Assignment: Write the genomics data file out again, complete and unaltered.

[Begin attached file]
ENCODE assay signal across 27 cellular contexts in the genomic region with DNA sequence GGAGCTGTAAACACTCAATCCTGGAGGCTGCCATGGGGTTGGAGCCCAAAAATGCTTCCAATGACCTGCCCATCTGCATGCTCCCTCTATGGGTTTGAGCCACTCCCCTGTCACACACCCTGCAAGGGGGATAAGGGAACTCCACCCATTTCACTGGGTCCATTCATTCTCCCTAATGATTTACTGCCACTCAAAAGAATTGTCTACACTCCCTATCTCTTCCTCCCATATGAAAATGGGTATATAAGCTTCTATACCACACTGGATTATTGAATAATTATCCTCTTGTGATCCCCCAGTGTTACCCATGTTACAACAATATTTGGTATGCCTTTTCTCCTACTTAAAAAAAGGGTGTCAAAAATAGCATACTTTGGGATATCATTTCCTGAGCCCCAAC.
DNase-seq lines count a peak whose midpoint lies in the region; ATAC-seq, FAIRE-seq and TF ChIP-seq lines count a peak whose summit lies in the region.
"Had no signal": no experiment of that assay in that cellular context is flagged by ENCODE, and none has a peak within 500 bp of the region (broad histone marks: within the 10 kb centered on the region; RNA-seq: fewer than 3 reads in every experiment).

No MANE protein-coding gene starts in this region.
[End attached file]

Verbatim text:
ENCODE assay signal across 27 cellular contexts in the genomic region with DNA sequence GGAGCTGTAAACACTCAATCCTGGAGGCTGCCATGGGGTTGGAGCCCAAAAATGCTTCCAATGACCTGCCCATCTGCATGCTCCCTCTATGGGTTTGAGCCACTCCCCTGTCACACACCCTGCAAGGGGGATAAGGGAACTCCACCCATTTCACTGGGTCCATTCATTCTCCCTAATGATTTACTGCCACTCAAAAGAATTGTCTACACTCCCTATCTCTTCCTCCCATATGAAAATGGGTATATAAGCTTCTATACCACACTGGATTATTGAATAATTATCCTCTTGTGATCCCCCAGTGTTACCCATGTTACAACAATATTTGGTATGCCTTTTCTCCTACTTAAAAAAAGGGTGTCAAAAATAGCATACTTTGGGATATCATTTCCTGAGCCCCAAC.
DNase-seq lines count a peak whose midpoint lies in the region; ATAC-seq, FAIRE-seq and TF ChIP-seq lines count a peak whose summit lies in the region.
"Had no signal": no experiment of that assay in that cellular context is flagged by ENCODE, and none has a peak within 500 bp of the region (broad histone marks: within the 10 kb centered on the region; RNA-seq: fewer than 3 reads in every experiment).

No MANE protein-coding gene starts in this region.